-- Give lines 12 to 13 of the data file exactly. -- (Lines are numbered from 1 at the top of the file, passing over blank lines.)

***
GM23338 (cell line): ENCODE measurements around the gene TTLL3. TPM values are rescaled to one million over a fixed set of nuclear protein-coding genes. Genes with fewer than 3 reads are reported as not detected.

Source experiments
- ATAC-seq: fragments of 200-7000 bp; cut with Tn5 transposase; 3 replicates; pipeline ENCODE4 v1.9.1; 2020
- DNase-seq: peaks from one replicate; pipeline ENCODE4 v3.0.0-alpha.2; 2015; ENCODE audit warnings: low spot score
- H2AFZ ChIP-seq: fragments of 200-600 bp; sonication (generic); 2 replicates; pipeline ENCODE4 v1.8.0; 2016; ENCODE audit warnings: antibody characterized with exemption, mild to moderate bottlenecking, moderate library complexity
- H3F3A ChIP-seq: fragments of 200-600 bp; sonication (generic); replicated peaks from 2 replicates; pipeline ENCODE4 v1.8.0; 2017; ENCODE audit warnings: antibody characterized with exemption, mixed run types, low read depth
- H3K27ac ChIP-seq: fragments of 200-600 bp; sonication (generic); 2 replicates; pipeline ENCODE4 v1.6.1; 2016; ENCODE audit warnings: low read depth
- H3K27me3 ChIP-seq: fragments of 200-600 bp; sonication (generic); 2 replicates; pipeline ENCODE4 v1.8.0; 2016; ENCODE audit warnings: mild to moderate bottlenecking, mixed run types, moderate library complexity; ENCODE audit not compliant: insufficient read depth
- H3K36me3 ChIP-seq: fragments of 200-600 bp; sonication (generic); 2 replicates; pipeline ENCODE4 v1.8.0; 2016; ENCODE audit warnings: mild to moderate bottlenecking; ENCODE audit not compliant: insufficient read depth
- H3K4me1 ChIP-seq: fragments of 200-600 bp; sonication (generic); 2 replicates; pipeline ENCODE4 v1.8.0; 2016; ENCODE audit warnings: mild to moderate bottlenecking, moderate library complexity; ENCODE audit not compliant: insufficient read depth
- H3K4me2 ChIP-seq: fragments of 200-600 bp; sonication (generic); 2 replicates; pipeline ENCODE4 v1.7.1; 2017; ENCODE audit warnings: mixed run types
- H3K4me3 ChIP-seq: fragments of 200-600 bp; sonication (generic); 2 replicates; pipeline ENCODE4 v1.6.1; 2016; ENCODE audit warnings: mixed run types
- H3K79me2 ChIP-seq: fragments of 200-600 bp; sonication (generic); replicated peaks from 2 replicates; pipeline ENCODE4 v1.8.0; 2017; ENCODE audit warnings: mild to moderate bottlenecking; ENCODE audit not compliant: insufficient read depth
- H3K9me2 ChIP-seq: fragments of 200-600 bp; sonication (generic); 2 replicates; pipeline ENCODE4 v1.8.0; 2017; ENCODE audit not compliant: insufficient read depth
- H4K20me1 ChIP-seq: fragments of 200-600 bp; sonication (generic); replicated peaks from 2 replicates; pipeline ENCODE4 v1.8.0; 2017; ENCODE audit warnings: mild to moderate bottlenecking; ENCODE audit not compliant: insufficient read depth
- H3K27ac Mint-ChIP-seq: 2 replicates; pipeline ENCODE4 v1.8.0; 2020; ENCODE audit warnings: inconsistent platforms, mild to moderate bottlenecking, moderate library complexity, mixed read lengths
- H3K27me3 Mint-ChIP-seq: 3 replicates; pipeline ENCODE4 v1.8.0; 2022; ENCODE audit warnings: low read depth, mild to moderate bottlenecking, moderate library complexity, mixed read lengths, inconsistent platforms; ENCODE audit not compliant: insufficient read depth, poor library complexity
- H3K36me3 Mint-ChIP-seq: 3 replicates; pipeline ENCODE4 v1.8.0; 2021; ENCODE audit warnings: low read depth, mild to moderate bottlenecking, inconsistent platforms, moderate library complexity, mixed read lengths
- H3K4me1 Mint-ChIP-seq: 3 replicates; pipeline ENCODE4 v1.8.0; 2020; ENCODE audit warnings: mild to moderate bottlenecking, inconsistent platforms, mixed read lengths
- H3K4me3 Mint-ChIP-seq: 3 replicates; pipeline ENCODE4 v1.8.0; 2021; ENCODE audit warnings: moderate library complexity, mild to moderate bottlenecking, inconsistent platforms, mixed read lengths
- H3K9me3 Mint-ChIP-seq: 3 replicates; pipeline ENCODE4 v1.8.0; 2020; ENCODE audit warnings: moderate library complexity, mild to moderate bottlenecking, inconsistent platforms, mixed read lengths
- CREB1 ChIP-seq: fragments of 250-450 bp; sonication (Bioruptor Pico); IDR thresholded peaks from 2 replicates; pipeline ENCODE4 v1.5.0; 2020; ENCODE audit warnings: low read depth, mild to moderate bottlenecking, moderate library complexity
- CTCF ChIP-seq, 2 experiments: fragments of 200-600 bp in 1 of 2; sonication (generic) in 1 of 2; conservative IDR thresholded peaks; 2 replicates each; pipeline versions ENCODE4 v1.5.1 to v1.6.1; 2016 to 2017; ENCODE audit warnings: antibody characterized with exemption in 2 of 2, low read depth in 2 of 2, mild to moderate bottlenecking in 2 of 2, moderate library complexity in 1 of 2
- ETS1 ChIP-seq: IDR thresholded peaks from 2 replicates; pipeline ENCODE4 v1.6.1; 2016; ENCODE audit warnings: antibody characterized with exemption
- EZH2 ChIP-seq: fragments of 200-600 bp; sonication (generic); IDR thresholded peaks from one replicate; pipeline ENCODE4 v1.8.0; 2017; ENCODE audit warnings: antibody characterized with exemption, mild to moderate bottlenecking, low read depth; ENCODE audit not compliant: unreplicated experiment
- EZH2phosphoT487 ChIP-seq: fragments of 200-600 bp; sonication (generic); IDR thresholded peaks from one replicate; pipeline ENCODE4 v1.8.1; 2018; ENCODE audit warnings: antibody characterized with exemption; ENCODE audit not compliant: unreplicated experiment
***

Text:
- H3K4me3 ChIP-seq: fragments of 200-600 bp; sonication (generic); 2 replicates; pipeline ENCODE4 v1.6.1; 2016; ENCODE audit warnings: mixed run types
- H3K79me2 ChIP-seq: fragments of 200-600 bp; sonication (generic); replicated peaks from 2 replicates; pipeline ENCODE4 v1.8.0; 2017; ENCODE audit warnings: mild to moderate bottlenecking; ENCODE audit not compliant: insufficient read depth